For all the hype it got I was expecting a lot more!
A different way of telling a story
The film's masterful storytelling did its job. The message was clear. No need to overdo.
I watched this movie as a child and already at 8 years old, I fell in love with it. Rewatching it at 18 impacted me even more. The acting is amazing. The story line is amazing. The way Sam makes changes everyone throughout the movie by simply being their friend is amazing. This film continues to warm my heart and make me cry. This is one I will show my kids.
I am sam is rated 7.6 at IMDb and considerably low at metacritic.com.Over the time since I first watched the movie. I believed if the conclusion was not in the favour of Sam but visiting rights were in his favour would have been excellent ending.The end however is more or less similar as Sam wants someone to be lucy's mother. It means it still fall in favour of critic's. Metacritic still has low rating, which leaves one wondering why! I recommend this movie. Nice emotional take.
After waiting several years to see this film--all the while hoping for a thoughtful handling of its tough subject-- I was left wondering what went wrong. I have great empathy for films about challenged people coming to terms with their situations but, when a writer and director play fully on the viewers emotionalism it reduces the work to mere manipulation. If you want to see what it looks like when done better try finding "Charly" '68 ~ where Cliff Robertson deservedly won the academy award for his fine interpretation - along with a script offering more depth. While Sean Penn can be OK, he can often be painful - here, he is OK but the material is simply unbelievable.It's also hard to believe that Cinematographer Elliot Davis allowed his name to be left on the credits. There are sections where the sloppy, single hand held camera shots rival some of the worst to be seen in a 'mainstream' movie - the jerky movements and annoyingly bad use of the zoom lens made me feel so nauseous that watching to the end became a complete struggle. Judging from the blatant product placement throughout - it looks like the producers may have ended up with a comparatively small financial outlay. What could and should have been a warm, intelligent character study has been given a somewhat sentimentalized, if not patronizing, how-not-to- do-it Hollywood treatment - while also perhaps lacking a degree of genuine integrity. The end result looks like a let's try playing it to the hilt and see if any awards might just get handed out. And predictably some were - but not quite what was hoped for.Michelle Pfeiffer at times looks a little embarrassed with her lines as well as certain situations in her role as a successful high priced lawyer and, can we truly believe this woman doesn't have anyone knocking on her door? - perhaps this situation might have played more convincingly if the always reliable Laura Dern role was reversed. While young Dakota Fanning is marvelous her lines are far too mature for her cute six year old. Considering what it might have been with better handling this generally comes over as a bit of a contrivance. Those looking for a feel good show who don't necessarily want to think too much about their movies will enjoy it - others could possibly be more than a little disappointed. We've sure seen worse but this should have been better. Please don't play it again Sam...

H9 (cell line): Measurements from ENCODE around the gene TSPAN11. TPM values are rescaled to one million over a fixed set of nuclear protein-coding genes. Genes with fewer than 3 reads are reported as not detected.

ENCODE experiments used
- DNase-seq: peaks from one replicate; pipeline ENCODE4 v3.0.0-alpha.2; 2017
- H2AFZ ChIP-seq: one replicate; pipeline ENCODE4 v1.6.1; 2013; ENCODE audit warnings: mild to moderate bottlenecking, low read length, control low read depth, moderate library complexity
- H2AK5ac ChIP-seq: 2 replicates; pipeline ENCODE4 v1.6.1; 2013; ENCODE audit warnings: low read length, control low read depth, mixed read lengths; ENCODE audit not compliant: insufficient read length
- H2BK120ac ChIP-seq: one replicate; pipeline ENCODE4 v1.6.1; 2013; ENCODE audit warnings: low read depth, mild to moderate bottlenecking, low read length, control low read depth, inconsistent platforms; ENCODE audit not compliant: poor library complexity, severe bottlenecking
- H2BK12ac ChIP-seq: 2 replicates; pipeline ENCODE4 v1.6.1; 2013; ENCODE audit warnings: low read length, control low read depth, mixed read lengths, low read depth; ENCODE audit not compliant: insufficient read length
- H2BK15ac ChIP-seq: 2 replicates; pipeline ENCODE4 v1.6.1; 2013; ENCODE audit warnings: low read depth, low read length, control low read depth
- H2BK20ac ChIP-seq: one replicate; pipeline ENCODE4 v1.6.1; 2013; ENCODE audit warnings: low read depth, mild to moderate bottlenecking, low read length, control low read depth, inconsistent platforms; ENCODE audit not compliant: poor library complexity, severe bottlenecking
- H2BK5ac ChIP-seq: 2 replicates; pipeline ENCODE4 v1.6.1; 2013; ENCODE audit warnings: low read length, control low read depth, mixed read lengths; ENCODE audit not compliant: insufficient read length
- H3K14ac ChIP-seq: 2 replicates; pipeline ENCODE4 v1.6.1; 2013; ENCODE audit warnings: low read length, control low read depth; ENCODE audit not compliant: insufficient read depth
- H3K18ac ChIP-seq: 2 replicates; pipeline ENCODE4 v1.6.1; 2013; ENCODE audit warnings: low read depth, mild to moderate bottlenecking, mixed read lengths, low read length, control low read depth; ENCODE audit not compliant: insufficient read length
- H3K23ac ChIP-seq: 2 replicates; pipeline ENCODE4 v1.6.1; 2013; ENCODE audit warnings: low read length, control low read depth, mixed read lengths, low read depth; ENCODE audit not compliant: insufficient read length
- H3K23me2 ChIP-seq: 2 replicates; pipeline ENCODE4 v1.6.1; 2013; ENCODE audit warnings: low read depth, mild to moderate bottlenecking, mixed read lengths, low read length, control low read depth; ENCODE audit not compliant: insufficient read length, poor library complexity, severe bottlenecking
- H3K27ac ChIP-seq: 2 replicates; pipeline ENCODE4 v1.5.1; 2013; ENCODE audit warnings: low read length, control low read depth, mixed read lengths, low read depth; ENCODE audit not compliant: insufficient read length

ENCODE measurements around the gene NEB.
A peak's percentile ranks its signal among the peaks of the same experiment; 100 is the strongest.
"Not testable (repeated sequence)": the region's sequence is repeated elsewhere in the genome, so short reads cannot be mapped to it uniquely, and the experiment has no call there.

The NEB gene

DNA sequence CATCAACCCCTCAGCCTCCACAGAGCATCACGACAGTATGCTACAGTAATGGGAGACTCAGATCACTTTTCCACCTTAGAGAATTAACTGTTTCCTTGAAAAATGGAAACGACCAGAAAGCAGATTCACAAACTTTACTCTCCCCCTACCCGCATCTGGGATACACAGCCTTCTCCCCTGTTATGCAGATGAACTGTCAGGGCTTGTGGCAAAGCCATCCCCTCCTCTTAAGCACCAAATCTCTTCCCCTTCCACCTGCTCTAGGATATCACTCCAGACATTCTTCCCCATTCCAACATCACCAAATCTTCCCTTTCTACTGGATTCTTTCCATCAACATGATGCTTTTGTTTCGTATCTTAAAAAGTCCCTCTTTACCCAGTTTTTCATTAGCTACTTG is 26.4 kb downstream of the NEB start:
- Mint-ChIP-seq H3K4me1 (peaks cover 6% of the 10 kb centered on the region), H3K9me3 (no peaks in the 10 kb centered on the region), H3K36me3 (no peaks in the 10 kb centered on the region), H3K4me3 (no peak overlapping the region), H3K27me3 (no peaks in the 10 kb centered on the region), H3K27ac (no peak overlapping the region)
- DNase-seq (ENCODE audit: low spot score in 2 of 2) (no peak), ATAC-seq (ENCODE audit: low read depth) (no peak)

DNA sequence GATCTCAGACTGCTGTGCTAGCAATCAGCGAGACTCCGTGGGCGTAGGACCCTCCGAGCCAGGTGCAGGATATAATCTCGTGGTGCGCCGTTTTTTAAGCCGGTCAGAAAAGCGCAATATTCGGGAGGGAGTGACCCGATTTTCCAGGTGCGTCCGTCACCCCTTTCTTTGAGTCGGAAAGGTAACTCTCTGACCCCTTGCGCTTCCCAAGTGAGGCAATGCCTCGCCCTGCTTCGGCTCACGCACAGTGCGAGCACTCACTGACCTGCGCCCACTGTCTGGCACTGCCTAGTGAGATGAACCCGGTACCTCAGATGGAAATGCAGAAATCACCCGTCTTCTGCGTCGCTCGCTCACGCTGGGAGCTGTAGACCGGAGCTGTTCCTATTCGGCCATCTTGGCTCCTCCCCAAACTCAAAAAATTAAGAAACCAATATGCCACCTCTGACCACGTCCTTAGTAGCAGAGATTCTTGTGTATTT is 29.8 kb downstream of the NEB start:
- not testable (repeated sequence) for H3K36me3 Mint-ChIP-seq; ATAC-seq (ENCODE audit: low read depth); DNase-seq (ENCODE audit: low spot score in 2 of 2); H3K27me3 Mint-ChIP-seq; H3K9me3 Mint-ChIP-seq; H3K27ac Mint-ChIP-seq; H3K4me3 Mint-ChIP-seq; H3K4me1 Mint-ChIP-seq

Great, incredibly moving, movie. Starts off slowly, and confusingly, but gets better and better, and more emotional, as it goes on. Ending feels a bit rushed, but that would be the only criticism.Sean Penn gives a superb performance as the mentally challenged Sam. Deserved his Oscar nomination and very unlucky to miss out in the end (went to Denzel Washington for Training Day). Solid support from Michelle Pfeiffer as the tough-as-nails lawyer. Dakota Fanning is great as Lucy, Sam's daughter.Aided by a great soundtrack, consisting of covers of Beatles songs by various artists. Artists include Ben Harper, Eddie Vedder, The Black Crowes, Cheryl Crow, Rufus Wainwright and Ben Folds.